In one critical anti-money laundering (AML) review of a mid-tier bank, examiners admitted to having a hard time understanding how the transaction monitoring system worked.
Virtually none of the information necessary for their review - the types of accounts and transactions to be analyzed, the project minutes, the identified gaps in coverage - was readily available. The documentation of decisions sat as an aging paper trail on the shelves of the Project Management Office (PMO).
And, notably, disastrous decisions had been made. The transaction monitoring system was fed transactional data from the deposit system, and could be no more effective than the data that had been shipped to it. It was possible to set up the system so that whole classes of account types - for example employees - were completely excluded from monitoring.
Some individual accounts had actually been assigned their own unique account type, which made it easy to overlook specific high income or embassy accounts. Critical decisions had been made in the course of implementation that were not fully understood by those performing internal and external oversight, and in fact, some customers were flying beneath the radar.
Further confusing the picture, the monitoring system, which was considered the cornerstone of the bank's compliance program, was not effectively linked to the risk management plan.
Any outsider looking in would be hard-pressed to understand how Bank Secrecy Act and "know your customer" (KYC) policies and procedures related to the automated transaction monitoring system because no attempt had been made to update the manuals to reflect the realities of the new system.
What this bank lacked was a comprehensive picture of how it was complying with AML regulations. What they needed was an "architectural" rendering of all the components of the compliance program - down to the data elements - that would easily and effectively link the examiner to the realities of the effort.
In many organizations today, the PMO library has been replaced by an enterprise content management (ECM) system. In ECM systems, knowledge is managed through the sharing of institutional data using Web-enabled technology.
Intranets - the secure, private websites of companies - can be used by employees and examiners to access corporate information; for example, the risk management plan could be accessed as an electronic document with embedded links to the details.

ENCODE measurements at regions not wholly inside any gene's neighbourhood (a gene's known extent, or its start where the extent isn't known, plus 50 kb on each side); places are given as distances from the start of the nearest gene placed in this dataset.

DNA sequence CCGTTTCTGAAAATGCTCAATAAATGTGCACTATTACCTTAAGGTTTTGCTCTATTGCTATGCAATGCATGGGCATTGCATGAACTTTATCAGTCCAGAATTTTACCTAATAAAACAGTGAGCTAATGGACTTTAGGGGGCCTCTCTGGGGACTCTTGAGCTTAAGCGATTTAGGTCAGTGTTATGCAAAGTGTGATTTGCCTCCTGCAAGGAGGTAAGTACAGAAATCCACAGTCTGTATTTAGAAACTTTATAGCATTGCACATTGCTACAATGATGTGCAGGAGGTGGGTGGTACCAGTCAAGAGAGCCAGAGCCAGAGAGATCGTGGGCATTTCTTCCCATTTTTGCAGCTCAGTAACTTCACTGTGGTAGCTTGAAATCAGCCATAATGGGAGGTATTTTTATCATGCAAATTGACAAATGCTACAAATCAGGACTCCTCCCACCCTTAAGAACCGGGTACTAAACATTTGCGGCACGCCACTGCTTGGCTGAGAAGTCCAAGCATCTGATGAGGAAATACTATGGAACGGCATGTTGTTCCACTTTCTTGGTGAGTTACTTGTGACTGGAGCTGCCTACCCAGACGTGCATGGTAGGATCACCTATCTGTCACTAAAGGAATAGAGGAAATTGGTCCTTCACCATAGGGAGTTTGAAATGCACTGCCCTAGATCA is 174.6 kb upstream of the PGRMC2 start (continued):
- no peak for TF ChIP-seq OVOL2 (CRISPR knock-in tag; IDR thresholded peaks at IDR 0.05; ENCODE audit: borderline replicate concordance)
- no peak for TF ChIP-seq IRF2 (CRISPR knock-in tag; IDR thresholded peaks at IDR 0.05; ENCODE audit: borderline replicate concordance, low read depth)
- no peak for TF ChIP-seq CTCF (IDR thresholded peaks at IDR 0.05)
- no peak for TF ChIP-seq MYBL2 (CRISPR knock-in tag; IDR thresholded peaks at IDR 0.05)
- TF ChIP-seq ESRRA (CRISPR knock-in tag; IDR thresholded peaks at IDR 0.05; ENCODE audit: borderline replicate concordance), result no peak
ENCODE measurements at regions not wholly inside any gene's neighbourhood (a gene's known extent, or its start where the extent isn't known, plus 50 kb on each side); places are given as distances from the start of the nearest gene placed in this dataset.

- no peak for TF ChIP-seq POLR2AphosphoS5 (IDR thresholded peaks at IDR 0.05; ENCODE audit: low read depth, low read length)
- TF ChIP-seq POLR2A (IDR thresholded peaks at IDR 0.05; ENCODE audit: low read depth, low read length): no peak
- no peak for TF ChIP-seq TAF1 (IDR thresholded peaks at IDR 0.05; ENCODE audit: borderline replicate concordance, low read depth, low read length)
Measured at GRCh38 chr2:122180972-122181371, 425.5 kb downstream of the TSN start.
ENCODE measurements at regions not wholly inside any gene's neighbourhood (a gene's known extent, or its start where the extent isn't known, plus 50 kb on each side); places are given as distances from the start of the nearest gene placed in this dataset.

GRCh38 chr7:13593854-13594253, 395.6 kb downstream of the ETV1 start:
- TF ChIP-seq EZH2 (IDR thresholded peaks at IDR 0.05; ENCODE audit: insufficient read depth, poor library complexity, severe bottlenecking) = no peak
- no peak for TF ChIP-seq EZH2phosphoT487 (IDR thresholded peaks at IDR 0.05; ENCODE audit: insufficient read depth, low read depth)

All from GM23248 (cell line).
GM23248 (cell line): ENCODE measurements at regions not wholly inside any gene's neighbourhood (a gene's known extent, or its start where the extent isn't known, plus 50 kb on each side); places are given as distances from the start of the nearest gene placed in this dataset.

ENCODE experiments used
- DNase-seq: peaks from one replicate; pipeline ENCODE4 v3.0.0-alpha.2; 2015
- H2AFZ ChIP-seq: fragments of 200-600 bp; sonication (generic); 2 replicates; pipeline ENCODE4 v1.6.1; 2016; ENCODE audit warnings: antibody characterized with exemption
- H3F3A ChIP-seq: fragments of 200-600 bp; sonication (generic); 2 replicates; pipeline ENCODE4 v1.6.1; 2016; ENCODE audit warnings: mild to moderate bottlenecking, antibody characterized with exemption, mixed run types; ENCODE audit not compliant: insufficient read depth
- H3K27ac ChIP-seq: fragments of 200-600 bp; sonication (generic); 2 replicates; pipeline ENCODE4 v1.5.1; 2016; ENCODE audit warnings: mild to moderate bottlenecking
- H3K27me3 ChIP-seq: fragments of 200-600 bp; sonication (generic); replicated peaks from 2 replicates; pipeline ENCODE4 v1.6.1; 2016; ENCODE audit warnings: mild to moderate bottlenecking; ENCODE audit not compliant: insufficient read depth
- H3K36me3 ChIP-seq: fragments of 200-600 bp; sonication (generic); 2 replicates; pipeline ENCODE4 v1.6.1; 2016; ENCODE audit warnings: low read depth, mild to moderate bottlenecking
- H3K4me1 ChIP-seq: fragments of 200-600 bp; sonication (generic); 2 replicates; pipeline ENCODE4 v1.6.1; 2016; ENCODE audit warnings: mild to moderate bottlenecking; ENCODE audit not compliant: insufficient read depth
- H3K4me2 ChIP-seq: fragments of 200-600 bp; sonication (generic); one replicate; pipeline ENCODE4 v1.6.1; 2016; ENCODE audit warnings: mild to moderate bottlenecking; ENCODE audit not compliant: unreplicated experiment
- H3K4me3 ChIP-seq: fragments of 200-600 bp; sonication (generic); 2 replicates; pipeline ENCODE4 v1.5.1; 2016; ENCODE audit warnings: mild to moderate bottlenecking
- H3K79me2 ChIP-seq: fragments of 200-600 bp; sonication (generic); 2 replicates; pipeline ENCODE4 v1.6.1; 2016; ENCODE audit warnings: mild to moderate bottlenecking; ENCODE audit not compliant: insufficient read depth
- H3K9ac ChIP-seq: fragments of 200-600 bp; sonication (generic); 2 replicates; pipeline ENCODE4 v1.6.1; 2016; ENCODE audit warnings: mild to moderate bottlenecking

A well-constructed risk management plan, one created with the goal of organizational and system transparency, defines not only what steps have been taken to comply with regulations, but also the how and the who at a very detailed level, ensuring clarity and accountability.
Electronic documents contain embedded links to other sites or other documents and are extremely useful for quickly understanding the whole compliance picture. (See figure 1)
When you click on the link to IT (information technology), you will be presented with a narrative describing IT's role in BSA compliance, and a diagram of the systems that are part of the monitoring effort.
The narrative will explain how the transaction monitoring system works, and with additional clicks, you will be presented with another document that will have embedded links to the nuts and bolts of how the system was implemented.
Choices might include account types monitored and account types not monitored. Clicking on these will give the examiner a complete list of account types that the bank chose to monitor and those the bank decided needed no monitoring. These Intranet documents serve as an audit tool and allow examiners to drill down to organizational functions, people and automated systems, even to the data elements, leading the way to creation of testing scenarios. Implementation of an anti-money laundering program is a careful, thoughtful process of defining the elements - systems, data, processes and people - that are the building blocks of compliance.
An architectural approach, one that stands up to the demands of external auditors, will result in clearly defined compliance goals and easy-to-audit systems. Because so much of compliance relies on automated systems, it is critical for risk managers and examiners to know how the systems were configured. PMO or ECM documents hold the key to compliance. They define what accounts and transactions are being monitored, who made the decisions, and how the process works.
Marie G. Kerr specializes in Financial Fraud. She is a Certified Financial Crime Specialist, Certified Anti-Money Laundering Specialist (CAMS), and Project Management Professional (PMP). Ms. Kerr is a financial industry veteran with a deep understanding of how financial institutions work. She has served as a Homeland Security Program Advisor and Fraud Detection Subject Matter Expert (SME) and an IT and AML Advisor for a three-bank merger.
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